Such uncertainty has a tendency to strengthen confidence in the local market, particularly in areas such as St Albans, where as we reported here recently, buyers tend to flee London to settle with families.
“We anticipate seeing continued demand for ‘fixer-uppers’ with buyer appetite remaining for projects and renovations,” he said.
“Buying a plot means that those moving out of London to the suburbs have the ability to create their ideal ‘forever’ home, in their perfect location. Downsizers consistently look in the area, so smaller properties and lock-up-and-leave apartments will retain their popularity.”
Another significant change is that the lower end of the market is increasingly coming back into the hands of the home-owner, rather than the landlord.
Figures from the Council of Mortgage Lenders show that buy-to-letters snapped up 120,000 houses as recently as 2015. But they expect this to dip below 80,000 in 2018, thanks to rising taxes and tougher lending criteria.
A sure sign of a market slowing is the number of properties being re-listed at lower prices. Mark Shearing’s point about being outside the M25 is no better illustrated than by a Rightmove report that found that more than four in 10 initial listings in London were revised downward in October, leading to an average price cut of 6.7 per cent.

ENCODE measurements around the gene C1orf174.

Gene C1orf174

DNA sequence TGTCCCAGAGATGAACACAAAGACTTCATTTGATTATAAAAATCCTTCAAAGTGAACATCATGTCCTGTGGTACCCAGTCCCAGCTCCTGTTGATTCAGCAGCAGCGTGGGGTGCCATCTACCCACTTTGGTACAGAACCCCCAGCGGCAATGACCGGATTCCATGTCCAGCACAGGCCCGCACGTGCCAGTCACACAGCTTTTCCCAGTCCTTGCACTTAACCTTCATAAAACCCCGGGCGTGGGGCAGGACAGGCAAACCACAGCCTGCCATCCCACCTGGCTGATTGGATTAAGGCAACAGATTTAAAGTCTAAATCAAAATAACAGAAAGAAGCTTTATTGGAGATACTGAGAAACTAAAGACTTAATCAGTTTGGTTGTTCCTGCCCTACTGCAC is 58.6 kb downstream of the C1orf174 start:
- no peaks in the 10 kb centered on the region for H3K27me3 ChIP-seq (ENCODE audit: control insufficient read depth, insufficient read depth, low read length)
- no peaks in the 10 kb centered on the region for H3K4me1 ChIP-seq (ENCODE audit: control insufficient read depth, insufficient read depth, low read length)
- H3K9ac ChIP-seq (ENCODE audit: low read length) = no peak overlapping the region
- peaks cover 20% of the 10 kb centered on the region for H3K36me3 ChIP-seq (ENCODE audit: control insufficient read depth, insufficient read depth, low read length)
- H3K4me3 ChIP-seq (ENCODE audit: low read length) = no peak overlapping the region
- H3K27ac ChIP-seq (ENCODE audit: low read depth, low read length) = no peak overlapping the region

The story was the same across two thirds of London boroughs, with Islington – a mere 11 miles from Borehamwood, for example - seeing the highest falls of 13 per cent.
So far, there’s little evidence of prices being dropped here, especially in the key areas where the market is traditionally strong such as in the school catchment areas around St Albans, Harpenden and Radlett for example.
In fact, Shearing reports that, “Welwyn Garden City, Stevenage and Hitchin are all picking up demand”.
The few revisions I’ve noticed in recent months tend to have been limited to those priced with a dollop of seller optimism or in the fringe areas where homes take a few months to shift at the best of times.
But it’s all a bit calm-after the storm. A quick play with the house price calculator used by home.co.uk shows that, in the 10 years to September 2017 – the latest month with figures available – the average price in Herts grew from £322,234 to £481,311 – a rise of 49 per cent.
The outlook isn’t all grey
In fact, the future’s bright and remarkably bold, according the experts who tell what to expect on the other side of the For Sale boards.
Mylands, the paint maker who leads the market on film set decor, predicts it’ll be a year that’ll see neutrals replaced by strong statement colours such as peacock blues and canary yellows like this Betty king size bed from Sofa.com.
The colour specialists Pantone have named their shade of the year as – wait for it -ultra-violet. The reason, they tell us, is that it “communicates ingenuity, originality and visionary thinking” in the way this wallpaper from Pixers.uk does.
But the buzz-phrase is, black is back as most interiors experts see it as the IT colour for 2018 and predict it will make its mark in terms of the way we decorate and furnish in the way Essential Home have done here.